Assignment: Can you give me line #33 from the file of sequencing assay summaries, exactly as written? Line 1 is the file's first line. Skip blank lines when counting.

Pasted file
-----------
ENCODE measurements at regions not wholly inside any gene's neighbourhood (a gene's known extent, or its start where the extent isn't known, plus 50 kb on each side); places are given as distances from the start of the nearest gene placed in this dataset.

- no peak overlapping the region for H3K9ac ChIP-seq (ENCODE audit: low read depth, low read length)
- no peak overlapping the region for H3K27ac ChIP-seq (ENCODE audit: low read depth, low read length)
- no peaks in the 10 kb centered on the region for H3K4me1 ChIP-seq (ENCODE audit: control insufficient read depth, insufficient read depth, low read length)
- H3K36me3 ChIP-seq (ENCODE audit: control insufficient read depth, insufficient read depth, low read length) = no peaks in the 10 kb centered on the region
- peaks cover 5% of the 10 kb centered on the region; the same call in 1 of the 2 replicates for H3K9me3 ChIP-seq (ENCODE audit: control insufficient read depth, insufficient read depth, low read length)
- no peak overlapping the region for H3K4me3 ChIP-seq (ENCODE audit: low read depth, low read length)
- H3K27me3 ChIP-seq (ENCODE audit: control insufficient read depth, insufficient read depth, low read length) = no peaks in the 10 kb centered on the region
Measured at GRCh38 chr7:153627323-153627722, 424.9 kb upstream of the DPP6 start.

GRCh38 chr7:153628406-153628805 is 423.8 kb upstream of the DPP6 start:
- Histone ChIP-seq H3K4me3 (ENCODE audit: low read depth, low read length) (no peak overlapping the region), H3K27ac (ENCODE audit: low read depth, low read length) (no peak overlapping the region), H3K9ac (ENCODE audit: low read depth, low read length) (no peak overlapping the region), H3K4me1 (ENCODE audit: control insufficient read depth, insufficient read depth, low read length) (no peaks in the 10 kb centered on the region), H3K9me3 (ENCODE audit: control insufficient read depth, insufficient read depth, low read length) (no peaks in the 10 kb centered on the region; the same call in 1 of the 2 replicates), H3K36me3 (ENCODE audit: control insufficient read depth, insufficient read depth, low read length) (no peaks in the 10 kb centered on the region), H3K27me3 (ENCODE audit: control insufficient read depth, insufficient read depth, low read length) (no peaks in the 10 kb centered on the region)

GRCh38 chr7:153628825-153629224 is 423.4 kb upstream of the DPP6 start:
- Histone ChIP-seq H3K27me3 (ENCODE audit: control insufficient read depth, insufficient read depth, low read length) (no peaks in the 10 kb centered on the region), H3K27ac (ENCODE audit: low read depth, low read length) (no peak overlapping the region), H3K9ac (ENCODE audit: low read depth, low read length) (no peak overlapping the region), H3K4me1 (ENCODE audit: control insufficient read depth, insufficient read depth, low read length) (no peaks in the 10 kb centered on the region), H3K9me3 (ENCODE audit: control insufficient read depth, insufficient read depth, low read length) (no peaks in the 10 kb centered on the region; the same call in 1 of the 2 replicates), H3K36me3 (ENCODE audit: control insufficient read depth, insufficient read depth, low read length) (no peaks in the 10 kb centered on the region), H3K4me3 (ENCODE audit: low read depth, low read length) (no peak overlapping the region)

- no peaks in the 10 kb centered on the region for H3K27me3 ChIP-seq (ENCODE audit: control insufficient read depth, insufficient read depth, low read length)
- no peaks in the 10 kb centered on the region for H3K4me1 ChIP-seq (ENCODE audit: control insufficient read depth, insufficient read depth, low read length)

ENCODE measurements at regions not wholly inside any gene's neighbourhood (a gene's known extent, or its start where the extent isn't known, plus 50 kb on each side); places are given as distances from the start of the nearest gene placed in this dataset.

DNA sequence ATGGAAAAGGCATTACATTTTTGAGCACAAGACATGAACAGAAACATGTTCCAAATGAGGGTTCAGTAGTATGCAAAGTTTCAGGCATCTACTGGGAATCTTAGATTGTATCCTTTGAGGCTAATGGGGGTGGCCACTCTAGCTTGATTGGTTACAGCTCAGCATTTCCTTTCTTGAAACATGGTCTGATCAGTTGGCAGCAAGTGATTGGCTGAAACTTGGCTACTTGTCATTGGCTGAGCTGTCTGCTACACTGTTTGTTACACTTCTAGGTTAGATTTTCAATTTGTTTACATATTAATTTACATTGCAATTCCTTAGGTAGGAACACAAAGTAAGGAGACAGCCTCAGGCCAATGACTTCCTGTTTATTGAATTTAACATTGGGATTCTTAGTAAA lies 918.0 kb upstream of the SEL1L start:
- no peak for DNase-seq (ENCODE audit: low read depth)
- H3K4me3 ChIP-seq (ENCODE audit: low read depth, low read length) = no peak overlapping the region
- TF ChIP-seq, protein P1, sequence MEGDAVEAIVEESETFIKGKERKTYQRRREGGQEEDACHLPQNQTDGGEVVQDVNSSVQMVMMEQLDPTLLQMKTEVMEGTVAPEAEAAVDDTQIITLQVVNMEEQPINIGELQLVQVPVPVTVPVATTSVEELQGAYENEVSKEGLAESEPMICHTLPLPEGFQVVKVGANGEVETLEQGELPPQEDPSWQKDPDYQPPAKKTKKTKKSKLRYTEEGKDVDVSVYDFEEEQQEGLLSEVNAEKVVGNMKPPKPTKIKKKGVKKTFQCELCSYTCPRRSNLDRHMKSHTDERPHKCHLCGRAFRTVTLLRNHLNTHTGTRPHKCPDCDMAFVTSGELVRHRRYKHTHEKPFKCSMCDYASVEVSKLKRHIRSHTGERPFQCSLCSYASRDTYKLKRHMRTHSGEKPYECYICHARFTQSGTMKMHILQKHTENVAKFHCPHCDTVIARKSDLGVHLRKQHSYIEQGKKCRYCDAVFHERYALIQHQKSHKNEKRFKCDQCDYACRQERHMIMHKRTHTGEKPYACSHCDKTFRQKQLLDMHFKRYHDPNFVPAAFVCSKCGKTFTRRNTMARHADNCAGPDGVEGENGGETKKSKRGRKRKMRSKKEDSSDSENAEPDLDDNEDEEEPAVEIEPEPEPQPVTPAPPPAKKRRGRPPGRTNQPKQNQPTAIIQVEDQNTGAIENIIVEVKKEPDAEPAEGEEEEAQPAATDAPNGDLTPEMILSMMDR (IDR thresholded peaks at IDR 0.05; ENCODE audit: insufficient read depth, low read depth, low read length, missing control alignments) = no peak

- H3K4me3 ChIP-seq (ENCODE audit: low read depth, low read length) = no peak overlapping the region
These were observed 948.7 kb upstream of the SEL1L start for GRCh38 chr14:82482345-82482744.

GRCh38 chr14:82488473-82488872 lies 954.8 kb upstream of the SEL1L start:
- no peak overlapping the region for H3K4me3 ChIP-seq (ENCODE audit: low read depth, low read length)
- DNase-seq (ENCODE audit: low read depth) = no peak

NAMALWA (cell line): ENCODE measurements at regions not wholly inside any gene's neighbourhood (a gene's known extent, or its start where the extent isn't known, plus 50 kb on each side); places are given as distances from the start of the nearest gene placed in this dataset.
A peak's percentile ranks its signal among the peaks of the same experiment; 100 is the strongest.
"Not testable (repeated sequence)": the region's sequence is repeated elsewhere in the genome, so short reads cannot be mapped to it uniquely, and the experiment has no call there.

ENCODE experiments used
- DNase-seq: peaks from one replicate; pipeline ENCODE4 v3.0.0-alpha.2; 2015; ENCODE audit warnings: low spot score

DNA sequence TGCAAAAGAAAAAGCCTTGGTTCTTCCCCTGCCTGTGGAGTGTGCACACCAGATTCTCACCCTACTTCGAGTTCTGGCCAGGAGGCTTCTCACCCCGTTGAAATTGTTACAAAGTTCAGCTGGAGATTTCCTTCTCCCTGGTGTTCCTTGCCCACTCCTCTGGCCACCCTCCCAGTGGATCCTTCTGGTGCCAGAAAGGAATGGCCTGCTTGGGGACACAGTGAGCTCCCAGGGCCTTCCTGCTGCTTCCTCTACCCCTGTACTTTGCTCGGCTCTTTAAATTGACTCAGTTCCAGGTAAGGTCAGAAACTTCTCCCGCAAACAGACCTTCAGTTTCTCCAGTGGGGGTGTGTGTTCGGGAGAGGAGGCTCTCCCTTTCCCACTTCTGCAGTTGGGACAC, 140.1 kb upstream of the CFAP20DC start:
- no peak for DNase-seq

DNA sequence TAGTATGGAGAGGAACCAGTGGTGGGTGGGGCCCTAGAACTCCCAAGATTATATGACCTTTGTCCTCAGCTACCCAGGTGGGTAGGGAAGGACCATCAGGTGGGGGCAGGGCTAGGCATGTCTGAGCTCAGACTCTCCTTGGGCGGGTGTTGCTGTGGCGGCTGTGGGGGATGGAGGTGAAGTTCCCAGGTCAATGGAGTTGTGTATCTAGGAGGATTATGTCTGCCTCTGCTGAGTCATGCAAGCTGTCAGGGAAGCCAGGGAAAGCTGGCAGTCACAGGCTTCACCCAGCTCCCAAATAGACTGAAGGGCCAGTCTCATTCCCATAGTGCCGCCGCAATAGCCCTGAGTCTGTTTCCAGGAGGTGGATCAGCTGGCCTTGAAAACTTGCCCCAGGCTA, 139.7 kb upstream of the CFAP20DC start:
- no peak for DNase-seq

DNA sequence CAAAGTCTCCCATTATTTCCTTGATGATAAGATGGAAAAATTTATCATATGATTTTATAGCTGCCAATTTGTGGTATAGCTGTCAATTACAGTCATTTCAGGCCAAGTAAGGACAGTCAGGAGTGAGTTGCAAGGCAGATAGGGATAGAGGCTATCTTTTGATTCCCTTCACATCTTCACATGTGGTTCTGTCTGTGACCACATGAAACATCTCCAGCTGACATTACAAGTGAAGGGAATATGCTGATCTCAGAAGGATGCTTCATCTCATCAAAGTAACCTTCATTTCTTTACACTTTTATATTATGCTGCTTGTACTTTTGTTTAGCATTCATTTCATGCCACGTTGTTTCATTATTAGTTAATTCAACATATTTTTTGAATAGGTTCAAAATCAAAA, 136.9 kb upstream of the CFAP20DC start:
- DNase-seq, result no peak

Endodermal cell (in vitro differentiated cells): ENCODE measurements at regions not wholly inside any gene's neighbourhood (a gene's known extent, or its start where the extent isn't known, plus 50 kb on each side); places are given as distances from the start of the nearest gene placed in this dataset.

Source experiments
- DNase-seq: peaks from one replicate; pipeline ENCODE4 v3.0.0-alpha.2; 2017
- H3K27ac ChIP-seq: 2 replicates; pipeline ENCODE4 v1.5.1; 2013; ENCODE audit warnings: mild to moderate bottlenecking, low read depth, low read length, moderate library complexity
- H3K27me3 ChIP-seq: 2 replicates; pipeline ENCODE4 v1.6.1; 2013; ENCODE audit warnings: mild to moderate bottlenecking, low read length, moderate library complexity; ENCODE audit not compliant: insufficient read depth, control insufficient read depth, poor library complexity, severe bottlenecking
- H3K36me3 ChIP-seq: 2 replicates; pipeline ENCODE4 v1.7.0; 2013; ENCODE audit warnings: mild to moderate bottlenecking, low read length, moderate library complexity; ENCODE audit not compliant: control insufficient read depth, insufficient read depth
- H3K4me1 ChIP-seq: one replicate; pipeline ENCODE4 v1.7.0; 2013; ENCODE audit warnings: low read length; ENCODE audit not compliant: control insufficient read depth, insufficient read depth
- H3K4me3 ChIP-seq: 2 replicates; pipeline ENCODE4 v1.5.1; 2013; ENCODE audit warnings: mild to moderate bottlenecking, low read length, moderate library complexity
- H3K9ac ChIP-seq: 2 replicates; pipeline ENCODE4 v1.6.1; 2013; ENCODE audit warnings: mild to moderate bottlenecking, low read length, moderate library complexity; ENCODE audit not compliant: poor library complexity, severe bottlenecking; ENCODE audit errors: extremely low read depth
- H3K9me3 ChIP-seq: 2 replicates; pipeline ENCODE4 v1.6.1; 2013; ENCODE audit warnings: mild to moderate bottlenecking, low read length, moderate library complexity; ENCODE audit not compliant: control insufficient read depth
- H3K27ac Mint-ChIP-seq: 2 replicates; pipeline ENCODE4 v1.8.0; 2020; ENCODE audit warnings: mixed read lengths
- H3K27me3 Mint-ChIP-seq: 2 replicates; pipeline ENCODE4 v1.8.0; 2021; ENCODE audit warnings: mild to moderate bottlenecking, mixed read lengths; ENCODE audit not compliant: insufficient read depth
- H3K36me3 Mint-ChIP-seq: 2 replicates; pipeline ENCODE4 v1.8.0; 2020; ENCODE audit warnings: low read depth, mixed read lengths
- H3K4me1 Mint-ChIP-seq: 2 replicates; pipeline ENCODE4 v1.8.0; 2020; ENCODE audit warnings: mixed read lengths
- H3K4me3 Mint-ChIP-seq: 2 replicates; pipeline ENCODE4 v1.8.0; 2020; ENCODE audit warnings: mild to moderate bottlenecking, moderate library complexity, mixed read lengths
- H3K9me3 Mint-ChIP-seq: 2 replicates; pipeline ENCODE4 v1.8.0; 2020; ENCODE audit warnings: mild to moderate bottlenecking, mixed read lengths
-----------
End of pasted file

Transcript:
DNA sequence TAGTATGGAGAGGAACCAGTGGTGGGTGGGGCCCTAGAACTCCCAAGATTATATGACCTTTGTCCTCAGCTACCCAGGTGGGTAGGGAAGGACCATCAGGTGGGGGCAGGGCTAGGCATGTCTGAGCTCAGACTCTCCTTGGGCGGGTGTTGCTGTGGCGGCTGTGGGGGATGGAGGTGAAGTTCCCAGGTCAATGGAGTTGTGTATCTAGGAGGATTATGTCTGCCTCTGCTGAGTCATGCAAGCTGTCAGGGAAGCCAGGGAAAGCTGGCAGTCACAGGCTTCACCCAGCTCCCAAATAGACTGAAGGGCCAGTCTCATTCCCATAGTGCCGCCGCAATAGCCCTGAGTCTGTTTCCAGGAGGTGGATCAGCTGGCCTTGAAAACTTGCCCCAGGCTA, 139.7 kb upstream of the CFAP20DC start: